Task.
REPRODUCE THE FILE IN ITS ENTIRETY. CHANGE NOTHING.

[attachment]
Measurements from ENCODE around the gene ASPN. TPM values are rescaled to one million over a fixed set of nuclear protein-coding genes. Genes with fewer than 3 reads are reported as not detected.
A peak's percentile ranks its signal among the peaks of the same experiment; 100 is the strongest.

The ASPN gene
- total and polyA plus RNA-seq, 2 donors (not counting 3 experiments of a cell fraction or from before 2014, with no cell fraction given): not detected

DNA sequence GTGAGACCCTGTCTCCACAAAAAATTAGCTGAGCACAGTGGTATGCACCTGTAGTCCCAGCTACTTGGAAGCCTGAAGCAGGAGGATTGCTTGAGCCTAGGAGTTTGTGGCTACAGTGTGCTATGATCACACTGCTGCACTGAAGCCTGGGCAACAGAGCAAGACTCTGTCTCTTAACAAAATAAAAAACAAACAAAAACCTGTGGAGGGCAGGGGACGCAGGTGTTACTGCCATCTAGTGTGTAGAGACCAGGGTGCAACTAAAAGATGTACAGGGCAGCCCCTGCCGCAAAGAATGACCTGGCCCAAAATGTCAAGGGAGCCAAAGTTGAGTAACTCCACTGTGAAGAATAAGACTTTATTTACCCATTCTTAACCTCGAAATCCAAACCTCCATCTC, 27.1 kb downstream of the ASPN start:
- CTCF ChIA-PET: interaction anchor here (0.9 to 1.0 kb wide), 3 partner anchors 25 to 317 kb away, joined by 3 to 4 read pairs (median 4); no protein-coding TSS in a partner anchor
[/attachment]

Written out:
Measurements from ENCODE around the gene ASPN. TPM values are rescaled to one million over a fixed set of nuclear protein-coding genes. Genes with fewer than 3 reads are reported as not detected.
A peak's percentile ranks its signal among the peaks of the same experiment; 100 is the strongest.

The ASPN gene
- total and polyA plus RNA-seq, 2 donors (not counting 3 experiments of a cell fraction or from before 2014, with no cell fraction given): not detected

DNA sequence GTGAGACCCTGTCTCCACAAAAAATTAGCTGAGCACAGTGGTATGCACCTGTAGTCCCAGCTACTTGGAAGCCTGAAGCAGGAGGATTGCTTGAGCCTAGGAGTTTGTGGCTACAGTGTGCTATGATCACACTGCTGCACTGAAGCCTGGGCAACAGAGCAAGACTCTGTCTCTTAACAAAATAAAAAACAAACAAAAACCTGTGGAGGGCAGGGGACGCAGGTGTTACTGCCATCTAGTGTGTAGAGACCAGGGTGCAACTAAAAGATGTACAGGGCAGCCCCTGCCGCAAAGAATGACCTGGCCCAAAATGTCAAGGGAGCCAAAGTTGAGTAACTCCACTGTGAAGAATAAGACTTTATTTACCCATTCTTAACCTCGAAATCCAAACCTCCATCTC, 27.1 kb downstream of the ASPN start:
- CTCF ChIA-PET: interaction anchor here (0.9 to 1.0 kb wide), 3 partner anchors 25 to 317 kb away, joined by 3 to 4 read pairs (median 4); no protein-coding TSS in a partner anchor